From the kitchen of One Perfect Bite... I'll be featuring several Easter breads over the next few weeks, and I thought this would be a good recipe with which to begin the series. It's the easiest of the lot to make and it will be doing double duty as a table prize and centerpiece at an upcoming church luncheon. Those of you who are long-term readers of One Perfect Bite probably remember the Flower Pot Bread that was used in the same way. This year, however, I was asked to find a bread that was edible as well as decorative. I found this recipe at Allrecipes and it was just what I was looking for. Fortunately, this will be a group effort and my responsibility is limited to demonstrating how the bread is made. The real work will be done by a dozen other gals who will actually bake the coffee rings. I don't anticipate there will be any problems if the recipe instructions are followed, but this bread differs from some of the others that are floating around. The eggs that are inserted into the dough are not cooked prior to baking. That means they must be carefully handled when they are dyed. This braid is especially attractive when the eggs are intensely colored, but pale or brightly hued, they must be thoroughly dry before they are inserted into the dough. Moisture will cause them to bleed and spoil the appearance of the bread. Alton Brown has a recipe in which eggs are baked rather than boiled or steamed. I'm including a link to it, here , because it's a technique you might want to use with your Easter eggs. This bread is best served freshly made but it will keep a day or so if you intercept the eggs before serving. Here's the recipe. Braided Easter Egg Bread ...from the kitchen of One Perfect Bite courtesy of Allrecipes.com Ingredients: 2-1/2 cups all-purpose flour, divided 1/4 cup white sugar 1 teaspoon salt 2-1/4 teaspoons (1 package) active dry yeast 2/3 cup milk 2 tablespoons butter 2 eggs 4 to 5 uncooked eggs, dyed and thoroughly dried 2 tablespoons butter, melted Directions: 1) Combine 1 cup flour, sugar,salt and yeast in a large bowl. Mix well. 2) Combine milk and butter in a small saucepan and heat until milk is warm and butter is softened but not melted. 3) Gradually add liquid mixture to flour mixture, stirring constantly. Beat in eggs and 1/2 cup of reserved flour. Add remaining 1 cup flour in two parts, stirring well after each addition. When dough comes together turn onto a floured surface and knead until dough is smooth and elastic, about 8 minutes. 4) Lightly oil a large bowl, place dough in bowl and turn to coat all surfaces with oil. Cover with a damp cloth and let rise in a warm place until doubled in volume, about 1 hour. 5) Deflate dough and turn it out on a lightly floured surface. Divide dough into two equal size rounds; cover and let rest for 10 minutes. Roll each round into a long rope about 36 inches long and 1-1/2 inches thick. Use ropes to form a loosely braided ring, with spaces to insert eggs. Seal ends of ring and transfer to a lightly buttered baking sheet. Use fingers to slide eggs between braids of dough. Cover loosely with a damp towel and let rise in a warm spot until doubled in size, about 45 minutes. 6) Meanwhile, preheat oven to 350 degrees F. When dough has doubled in size, brush with melted butter and bake for 50 to 55 minutes, or until golden brown. Let sit for 10 minutes, then transfer to a wire rack to cool. Yield: 1 ring. One Year Ago Today: TapenadeTwo Ways - Black and Green Olive Spreads Two Years Ago Today: Avgolemono - Greek Lemon Chicken Soup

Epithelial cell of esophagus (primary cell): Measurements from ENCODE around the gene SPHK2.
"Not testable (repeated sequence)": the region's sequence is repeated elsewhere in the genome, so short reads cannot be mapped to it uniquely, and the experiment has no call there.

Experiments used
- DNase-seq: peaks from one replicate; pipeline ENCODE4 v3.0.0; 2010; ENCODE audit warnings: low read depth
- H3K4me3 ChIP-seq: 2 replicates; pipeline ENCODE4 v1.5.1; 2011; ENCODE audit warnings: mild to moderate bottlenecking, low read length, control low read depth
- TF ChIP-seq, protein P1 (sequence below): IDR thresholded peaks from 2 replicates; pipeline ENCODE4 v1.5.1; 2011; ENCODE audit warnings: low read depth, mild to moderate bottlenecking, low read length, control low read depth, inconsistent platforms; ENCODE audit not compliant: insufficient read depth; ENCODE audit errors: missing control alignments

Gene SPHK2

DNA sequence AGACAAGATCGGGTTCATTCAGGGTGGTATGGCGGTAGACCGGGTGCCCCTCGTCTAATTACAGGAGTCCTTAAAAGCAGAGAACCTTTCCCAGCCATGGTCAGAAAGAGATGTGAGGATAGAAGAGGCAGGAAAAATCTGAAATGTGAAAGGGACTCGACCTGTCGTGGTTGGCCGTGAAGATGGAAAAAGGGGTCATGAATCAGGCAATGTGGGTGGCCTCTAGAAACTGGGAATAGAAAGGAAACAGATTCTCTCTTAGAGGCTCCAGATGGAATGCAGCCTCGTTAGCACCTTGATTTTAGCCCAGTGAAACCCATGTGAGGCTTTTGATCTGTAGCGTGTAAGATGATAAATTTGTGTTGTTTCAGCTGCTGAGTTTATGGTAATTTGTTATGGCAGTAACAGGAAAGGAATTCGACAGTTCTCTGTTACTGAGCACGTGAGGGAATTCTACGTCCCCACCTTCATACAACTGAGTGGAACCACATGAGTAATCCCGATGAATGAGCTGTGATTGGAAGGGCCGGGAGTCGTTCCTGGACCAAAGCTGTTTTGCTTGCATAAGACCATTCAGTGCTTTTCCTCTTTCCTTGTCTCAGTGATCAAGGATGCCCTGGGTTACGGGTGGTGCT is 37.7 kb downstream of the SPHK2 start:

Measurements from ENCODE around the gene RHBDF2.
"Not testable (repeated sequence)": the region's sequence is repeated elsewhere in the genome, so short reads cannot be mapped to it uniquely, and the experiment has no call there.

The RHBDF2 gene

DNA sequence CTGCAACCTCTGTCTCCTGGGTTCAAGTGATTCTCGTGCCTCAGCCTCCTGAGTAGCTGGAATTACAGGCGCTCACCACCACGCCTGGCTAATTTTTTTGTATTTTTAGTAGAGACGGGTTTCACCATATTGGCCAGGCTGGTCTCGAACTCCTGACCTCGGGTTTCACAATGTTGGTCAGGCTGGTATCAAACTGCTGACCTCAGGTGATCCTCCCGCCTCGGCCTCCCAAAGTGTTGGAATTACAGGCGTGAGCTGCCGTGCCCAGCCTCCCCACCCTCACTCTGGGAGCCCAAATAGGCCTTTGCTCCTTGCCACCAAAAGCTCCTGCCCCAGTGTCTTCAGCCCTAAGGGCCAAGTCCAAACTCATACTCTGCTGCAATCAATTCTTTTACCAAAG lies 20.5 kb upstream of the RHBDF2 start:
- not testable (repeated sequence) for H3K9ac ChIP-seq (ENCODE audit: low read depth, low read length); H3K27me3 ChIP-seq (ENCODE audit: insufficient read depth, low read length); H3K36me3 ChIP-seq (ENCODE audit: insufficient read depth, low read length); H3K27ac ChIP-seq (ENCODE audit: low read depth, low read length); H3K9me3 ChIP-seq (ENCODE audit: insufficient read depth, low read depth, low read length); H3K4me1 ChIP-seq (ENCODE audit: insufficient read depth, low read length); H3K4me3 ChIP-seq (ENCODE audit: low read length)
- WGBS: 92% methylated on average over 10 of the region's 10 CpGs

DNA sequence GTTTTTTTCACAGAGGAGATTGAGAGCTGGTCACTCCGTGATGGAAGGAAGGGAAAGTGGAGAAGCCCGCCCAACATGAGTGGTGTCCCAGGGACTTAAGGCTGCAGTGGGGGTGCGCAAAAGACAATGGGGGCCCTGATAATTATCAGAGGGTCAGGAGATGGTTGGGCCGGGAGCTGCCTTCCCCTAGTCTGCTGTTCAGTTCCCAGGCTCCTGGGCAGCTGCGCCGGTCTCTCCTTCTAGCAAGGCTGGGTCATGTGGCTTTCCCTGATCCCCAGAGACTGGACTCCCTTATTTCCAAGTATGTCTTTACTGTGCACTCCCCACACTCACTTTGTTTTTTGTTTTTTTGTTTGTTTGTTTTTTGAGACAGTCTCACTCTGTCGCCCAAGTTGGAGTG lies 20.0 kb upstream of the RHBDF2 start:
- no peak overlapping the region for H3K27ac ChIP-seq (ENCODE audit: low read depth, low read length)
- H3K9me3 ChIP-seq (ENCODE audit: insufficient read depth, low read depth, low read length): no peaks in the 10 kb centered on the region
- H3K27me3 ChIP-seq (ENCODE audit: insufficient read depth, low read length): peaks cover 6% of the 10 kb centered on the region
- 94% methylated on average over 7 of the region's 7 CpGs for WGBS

Source: oneperfectbite.blogspot.com